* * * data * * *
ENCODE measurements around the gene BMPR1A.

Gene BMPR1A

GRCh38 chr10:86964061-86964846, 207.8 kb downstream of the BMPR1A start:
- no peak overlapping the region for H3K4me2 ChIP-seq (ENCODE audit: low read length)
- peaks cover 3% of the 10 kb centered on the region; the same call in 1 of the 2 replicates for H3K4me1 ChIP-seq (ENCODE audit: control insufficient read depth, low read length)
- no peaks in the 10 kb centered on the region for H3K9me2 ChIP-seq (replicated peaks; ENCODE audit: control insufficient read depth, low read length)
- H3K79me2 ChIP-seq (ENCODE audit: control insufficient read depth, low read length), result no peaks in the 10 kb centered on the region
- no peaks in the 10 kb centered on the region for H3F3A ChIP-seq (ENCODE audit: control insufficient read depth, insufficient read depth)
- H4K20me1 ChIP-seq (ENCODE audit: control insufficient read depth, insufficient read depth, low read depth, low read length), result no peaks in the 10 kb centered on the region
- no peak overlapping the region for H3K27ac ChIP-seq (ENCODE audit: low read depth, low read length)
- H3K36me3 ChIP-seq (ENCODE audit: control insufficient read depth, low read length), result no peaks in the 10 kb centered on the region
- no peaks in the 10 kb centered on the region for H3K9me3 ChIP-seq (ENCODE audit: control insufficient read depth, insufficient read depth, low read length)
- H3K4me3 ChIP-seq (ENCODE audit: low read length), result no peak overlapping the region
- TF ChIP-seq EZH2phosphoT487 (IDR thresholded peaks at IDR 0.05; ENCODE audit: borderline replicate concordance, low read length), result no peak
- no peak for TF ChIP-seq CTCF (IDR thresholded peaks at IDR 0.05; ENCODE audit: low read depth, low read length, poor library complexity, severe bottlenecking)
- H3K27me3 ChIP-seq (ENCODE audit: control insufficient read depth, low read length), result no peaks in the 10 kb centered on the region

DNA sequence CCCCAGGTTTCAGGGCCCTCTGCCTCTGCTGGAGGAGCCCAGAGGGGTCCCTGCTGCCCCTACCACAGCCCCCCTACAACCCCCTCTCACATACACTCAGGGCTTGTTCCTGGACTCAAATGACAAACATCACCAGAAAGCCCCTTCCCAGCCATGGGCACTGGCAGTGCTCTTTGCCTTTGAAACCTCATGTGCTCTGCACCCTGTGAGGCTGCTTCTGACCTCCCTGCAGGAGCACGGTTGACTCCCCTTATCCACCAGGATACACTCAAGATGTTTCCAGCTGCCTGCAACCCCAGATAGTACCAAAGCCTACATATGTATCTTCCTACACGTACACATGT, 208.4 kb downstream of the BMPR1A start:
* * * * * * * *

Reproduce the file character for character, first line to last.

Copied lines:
ENCODE measurements around the gene BMPR1A.

Gene BMPR1A

GRCh38 chr10:86964061-86964846, 207.8 kb downstream of the BMPR1A start:
- no peak overlapping the region for H3K4me2 ChIP-seq (ENCODE audit: low read length)
- peaks cover 3% of the 10 kb centered on the region; the same call in 1 of the 2 replicates for H3K4me1 ChIP-seq (ENCODE audit: control insufficient read depth, low read length)
- no peaks in the 10 kb centered on the region for H3K9me2 ChIP-seq (replicated peaks; ENCODE audit: control insufficient read depth, low read length)
- H3K79me2 ChIP-seq (ENCODE audit: control insufficient read depth, low read length), result no peaks in the 10 kb centered on the region
- no peaks in the 10 kb centered on the region for H3F3A ChIP-seq (ENCODE audit: control insufficient read depth, insufficient read depth)
- H4K20me1 ChIP-seq (ENCODE audit: control insufficient read depth, insufficient read depth, low read depth, low read length), result no peaks in the 10 kb centered on the region
- no peak overlapping the region for H3K27ac ChIP-seq (ENCODE audit: low read depth, low read length)
- H3K36me3 ChIP-seq (ENCODE audit: control insufficient read depth, low read length), result no peaks in the 10 kb centered on the region
- no peaks in the 10 kb centered on the region for H3K9me3 ChIP-seq (ENCODE audit: control insufficient read depth, insufficient read depth, low read length)
- H3K4me3 ChIP-seq (ENCODE audit: low read length), result no peak overlapping the region
- TF ChIP-seq EZH2phosphoT487 (IDR thresholded peaks at IDR 0.05; ENCODE audit: borderline replicate concordance, low read length), result no peak
- no peak for TF ChIP-seq CTCF (IDR thresholded peaks at IDR 0.05; ENCODE audit: low read depth, low read length, poor library complexity, severe bottlenecking)
- H3K27me3 ChIP-seq (ENCODE audit: control insufficient read depth, low read length), result no peaks in the 10 kb centered on the region

DNA sequence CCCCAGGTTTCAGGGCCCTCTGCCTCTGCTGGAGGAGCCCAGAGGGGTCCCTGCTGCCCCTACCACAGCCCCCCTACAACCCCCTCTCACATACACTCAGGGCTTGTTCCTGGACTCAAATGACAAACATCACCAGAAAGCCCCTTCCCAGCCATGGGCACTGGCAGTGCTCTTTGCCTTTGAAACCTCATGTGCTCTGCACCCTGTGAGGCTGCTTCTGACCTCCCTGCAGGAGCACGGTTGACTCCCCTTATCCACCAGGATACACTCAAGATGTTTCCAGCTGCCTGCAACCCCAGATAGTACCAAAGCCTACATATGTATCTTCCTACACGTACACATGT, 208.4 kb downstream of the BMPR1A start: